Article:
[0120] Hence, in the setting circuit according to the eighth embodiment, the monitoring type is set at the start of input from the speech data sampling module and a period is set as the monitoring period according to the processing of one frame of the speech data. Thus, a failure can be properly detected in sidetone processing or the like.

    [0121] In other words, an interrupt monitoring circuit corresponds to the interrupt signal outputted from the speech data sampling module among circuit blocks, the monitoring type in the setting circuit provided in the interrupt monitoring circuit is set when speech data is inputted from the sampling module, and the monitoring period set in the setting circuit is a period corresponding to the processing of one frame of speech data.

    <Ninth Embodiment>



    [0122] A ninth embodiment is a modification of the first embodiment. FIG. 19 is a block diagram showing the configuration of a semiconductor device 100a according to the ninth embodiment. The semiconductor device 100a includes a processor 111, an INTC 121, an interrupt monitoring unit 130a, and peripheral IPs 141 and 142. In this configuration, the interrupt monitoring unit 130a includes an INTC monitor 131. The INTC monitor 131 monitors-a state of an interrupt signal 161. If an abnormality is detected, the INTC monitor 131 outputs a failure notification signal 171 to an external terminal 152. With this configuration, a failure can be detected by, for example, an external monitor of the semiconductor device 100a. Other configurations are similar to those of the first embodiment.

    [0123] Specifically, according to the present embodiment, the INTC monitor can be provided for at least one interrupt signal and a monitoring type and a monitoring period can be set for the interrupt signal. Thus, failures can be detected based on various kinds of errors that occur in relation to the interrupt signal.

    [0124] The invention made by the present inventors was specifically described in accordance with the foregoing embodiments. Obviously, the present invention is not limited to the embodiments and various changes can be made within the scope of the invention.


    Claims

    1. A semiconductor device comprising:

    a first processor (111) that performs a predetermined interrupt in response to a first interrupt request (181);

    a plurality of circuit blocks (141, 142, 143, 144), each outputting an interrupt signal (161, 162, 163, 164);

    a first interrupt control circuit (121) that receives the interrupt signals (161, 162, 163, 164) from the circuit blocks (141, 142, 143, 144) and outputs the first interrupt request (181) to the first processor (111); and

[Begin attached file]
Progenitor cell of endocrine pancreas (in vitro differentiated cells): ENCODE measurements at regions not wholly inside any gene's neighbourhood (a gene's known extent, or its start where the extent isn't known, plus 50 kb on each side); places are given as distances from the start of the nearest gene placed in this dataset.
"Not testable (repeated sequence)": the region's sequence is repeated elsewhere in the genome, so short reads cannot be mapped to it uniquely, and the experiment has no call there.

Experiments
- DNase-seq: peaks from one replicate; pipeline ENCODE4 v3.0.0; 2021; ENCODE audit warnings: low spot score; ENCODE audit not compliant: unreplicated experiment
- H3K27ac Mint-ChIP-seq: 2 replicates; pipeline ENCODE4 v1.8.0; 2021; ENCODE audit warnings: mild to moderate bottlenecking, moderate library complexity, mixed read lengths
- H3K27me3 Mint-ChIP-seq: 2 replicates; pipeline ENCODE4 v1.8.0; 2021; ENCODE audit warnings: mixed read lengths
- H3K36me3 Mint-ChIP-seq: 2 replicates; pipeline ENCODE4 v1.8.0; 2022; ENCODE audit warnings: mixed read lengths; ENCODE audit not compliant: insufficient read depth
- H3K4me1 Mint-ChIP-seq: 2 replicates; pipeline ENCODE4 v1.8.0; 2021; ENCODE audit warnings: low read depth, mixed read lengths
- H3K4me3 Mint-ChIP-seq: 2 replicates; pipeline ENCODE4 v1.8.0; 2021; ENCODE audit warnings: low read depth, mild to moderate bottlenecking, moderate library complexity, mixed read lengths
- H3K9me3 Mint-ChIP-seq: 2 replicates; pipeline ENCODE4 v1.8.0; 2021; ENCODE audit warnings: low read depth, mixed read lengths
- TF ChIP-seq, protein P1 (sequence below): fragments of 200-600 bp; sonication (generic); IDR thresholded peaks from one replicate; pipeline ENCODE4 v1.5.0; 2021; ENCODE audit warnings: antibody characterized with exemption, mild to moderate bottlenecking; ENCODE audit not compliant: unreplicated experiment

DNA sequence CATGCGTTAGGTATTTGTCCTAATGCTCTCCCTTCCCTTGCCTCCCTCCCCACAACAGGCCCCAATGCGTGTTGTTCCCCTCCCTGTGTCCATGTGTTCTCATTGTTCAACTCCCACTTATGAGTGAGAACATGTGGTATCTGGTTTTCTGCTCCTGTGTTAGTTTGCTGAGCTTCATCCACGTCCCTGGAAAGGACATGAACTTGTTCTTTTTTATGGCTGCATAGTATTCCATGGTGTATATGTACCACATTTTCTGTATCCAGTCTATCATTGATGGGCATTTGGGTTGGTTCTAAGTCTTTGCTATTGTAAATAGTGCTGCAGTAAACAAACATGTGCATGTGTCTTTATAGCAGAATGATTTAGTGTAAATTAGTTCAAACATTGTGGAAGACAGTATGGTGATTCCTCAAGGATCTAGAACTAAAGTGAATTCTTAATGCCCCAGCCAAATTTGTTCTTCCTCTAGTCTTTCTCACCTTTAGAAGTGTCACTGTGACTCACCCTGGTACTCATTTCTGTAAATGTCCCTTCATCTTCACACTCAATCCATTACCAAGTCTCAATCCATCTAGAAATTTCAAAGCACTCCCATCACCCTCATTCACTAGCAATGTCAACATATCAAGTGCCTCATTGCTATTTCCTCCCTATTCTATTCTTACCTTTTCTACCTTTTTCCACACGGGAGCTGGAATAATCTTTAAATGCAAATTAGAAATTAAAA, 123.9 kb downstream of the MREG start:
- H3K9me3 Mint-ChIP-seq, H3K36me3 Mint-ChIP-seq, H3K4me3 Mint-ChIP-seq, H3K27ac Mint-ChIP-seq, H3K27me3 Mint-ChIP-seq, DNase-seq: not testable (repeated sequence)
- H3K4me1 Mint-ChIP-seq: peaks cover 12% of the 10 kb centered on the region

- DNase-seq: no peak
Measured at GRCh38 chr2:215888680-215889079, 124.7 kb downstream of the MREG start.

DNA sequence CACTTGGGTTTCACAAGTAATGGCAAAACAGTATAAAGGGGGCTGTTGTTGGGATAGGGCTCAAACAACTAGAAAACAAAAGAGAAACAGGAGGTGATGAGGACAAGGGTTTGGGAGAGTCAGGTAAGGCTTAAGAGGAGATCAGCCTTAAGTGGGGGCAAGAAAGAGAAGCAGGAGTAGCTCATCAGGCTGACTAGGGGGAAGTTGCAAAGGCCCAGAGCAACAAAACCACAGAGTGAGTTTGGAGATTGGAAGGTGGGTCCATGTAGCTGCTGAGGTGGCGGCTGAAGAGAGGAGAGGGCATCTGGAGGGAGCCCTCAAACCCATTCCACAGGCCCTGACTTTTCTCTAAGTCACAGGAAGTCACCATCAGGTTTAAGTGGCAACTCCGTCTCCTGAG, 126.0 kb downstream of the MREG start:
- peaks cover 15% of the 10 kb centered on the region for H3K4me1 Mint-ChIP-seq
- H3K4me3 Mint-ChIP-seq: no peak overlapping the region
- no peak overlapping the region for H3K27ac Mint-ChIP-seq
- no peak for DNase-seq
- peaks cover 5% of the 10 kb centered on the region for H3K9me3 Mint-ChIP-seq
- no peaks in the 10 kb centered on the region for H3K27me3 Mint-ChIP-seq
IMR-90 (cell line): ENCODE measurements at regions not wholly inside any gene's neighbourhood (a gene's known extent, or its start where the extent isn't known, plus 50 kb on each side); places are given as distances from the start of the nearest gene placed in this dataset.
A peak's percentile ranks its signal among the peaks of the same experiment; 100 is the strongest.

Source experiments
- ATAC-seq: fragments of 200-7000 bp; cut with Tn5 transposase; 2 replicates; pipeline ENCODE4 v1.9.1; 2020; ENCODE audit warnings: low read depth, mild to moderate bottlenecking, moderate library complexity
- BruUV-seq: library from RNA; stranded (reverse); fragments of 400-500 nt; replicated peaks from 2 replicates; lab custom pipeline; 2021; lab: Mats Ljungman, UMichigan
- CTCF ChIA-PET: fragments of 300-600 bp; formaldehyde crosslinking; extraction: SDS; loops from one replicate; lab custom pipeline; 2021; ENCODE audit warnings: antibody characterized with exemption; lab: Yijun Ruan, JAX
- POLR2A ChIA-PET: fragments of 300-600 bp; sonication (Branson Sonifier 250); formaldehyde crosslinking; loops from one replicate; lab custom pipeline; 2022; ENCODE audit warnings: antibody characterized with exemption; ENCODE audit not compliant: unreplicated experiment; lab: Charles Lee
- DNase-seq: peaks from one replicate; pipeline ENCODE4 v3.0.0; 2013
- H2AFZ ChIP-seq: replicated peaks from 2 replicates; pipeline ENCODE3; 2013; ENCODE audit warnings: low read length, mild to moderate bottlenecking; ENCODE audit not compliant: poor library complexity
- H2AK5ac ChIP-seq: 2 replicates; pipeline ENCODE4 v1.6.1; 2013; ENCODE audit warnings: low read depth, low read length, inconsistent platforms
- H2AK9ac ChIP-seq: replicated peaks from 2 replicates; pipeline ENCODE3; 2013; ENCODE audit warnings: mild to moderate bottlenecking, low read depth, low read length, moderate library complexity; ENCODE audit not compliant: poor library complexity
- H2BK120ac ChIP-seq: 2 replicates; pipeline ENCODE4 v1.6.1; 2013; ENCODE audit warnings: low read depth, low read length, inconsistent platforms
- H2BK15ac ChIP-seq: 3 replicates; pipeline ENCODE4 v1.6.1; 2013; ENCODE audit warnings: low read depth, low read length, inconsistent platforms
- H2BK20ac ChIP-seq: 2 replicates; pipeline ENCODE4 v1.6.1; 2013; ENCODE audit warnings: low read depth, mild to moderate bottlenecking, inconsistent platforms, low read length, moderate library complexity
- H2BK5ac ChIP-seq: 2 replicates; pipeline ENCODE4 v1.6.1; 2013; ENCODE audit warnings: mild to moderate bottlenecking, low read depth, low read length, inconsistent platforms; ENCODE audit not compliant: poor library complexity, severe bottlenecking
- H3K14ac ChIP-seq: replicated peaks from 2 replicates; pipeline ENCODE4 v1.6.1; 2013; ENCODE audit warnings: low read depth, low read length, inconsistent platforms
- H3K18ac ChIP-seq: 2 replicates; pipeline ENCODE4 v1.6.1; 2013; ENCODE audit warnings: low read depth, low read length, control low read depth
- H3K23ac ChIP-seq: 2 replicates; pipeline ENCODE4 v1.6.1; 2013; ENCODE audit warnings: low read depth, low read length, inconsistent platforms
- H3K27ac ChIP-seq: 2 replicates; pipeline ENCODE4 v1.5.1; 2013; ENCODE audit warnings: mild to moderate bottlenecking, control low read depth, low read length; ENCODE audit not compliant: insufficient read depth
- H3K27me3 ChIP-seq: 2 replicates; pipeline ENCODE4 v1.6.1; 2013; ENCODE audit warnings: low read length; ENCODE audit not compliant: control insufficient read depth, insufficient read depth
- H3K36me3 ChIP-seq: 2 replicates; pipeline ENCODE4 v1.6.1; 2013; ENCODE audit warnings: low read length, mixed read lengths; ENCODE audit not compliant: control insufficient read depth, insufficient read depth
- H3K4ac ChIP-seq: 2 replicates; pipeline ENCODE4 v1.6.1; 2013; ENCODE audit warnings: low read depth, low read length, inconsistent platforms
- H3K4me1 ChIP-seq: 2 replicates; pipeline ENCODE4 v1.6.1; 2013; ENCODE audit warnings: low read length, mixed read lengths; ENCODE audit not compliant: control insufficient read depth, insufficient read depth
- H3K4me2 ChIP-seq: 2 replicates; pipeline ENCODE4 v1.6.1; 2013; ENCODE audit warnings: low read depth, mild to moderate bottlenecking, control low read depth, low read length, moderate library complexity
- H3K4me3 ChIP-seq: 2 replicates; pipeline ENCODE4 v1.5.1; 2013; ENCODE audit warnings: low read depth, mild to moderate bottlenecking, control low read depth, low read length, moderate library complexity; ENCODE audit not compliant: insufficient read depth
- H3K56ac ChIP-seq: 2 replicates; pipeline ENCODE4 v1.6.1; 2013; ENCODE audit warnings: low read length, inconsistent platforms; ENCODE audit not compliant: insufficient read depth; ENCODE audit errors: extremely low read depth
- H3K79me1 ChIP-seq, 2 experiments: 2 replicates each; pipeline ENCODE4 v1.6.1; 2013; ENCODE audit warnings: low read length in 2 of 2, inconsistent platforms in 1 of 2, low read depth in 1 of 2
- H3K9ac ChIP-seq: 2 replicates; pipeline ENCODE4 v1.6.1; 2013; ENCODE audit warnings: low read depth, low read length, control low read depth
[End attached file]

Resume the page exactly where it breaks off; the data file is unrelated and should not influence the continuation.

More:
at least one interrupt monitoring circuit (131, 132) that corresponds to at least one of the interrupt signals (161, 162, 163, 164) and includes a setting circuit (230) for setting a monitoring type (232, 233) and first and second monitoring periods (231), the monitoring type indicating whether to monitor an asserted state only, a negated state only, or both states of the corresponding interrupt signal,

    wherein if the set monitoring type (232, 233) indicates that at least the asserted state (232) of the interrupt signal is to be monitored, the interrupt monitoring circuit (131, 132) monitors the asserted state, and if a first duration of the continuous asserted state exceeds a first monitoring period, the interrupt monitoring circuit (131, 132) detects the state as a failure, and

    wherein if the set monitoring type (232, 233) indicates that at least the negated state (233) of the interrupt signal is to be monitored, the interrupt monitoring circuit (131, 132) monitors the negated state, and if a second duration of the continuous negated state exceeds a second monitoring period, the interrupt monitoring circuit (131, 132) detects the state as a failure.


     
    2. The semiconductor device according to claim 1,
    wherein the interrupt monitoring circuit (131, 132) starts monitoring the interrupt signal (161, 162, 163, 164) when the monitoring type (232, 233) is set for the setting circuit (230) of the interrupt monitoring circuit, and
    wherein the interrupt monitoring circuit (131, 132) switches monitoring of the asserted state and the negated state each time a change of the state of the interrupt signal is detected.
     
    3. The semiconductor device according to claim 1 or 2,
    wherein the interrupt monitoring circuit (131, 132) starts monitoring the first duration if the interrupt signal is asserted when the monitoring type (232, 233) is set as the asserted state in the setting circuit, and
    wherein the interrupt monitoring circuit (131, 132) starts measuring the second duration if the interrupt signal is negated when the monitoring type (232, 233) is set as the negated state in the setting circuit.
     
    4. The semiconductor device according to claim 1, 2 or 3,
    wherein in the setting circuit, the monitoring type is set at start of video input from a camera module (410) and a period is set as the first and second monitoring periods according to processing of one frame of the video image.
     
    5. The semiconductor device according to claim 1, 2, or 3,